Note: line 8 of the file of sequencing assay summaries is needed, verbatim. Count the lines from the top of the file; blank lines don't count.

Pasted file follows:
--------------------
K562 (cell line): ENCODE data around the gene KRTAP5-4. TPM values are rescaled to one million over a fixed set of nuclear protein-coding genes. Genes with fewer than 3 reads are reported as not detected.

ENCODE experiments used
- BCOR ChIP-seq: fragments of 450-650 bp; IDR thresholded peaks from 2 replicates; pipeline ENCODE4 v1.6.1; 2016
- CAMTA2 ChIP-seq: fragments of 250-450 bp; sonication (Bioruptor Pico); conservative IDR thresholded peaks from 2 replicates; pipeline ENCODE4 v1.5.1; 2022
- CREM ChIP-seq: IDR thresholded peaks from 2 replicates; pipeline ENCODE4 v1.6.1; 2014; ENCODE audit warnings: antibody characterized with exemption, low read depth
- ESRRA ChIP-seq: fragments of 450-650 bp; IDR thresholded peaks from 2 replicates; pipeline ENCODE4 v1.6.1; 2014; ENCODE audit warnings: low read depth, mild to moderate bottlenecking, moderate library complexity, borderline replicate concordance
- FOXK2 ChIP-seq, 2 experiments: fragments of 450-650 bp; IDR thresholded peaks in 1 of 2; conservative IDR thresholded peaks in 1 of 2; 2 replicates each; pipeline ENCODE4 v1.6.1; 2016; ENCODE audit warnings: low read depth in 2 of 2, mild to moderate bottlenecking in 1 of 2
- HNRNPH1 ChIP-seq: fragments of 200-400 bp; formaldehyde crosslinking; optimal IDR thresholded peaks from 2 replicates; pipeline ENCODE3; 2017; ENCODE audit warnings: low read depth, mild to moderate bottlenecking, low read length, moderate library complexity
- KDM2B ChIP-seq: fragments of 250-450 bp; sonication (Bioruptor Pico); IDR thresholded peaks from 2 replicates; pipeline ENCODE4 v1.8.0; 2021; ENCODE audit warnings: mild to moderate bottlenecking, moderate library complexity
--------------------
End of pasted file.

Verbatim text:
- HNRNPH1 ChIP-seq: fragments of 200-400 bp; formaldehyde crosslinking; optimal IDR thresholded peaks from 2 replicates; pipeline ENCODE3; 2017; ENCODE audit warnings: low read depth, mild to moderate bottlenecking, low read length, moderate library complexity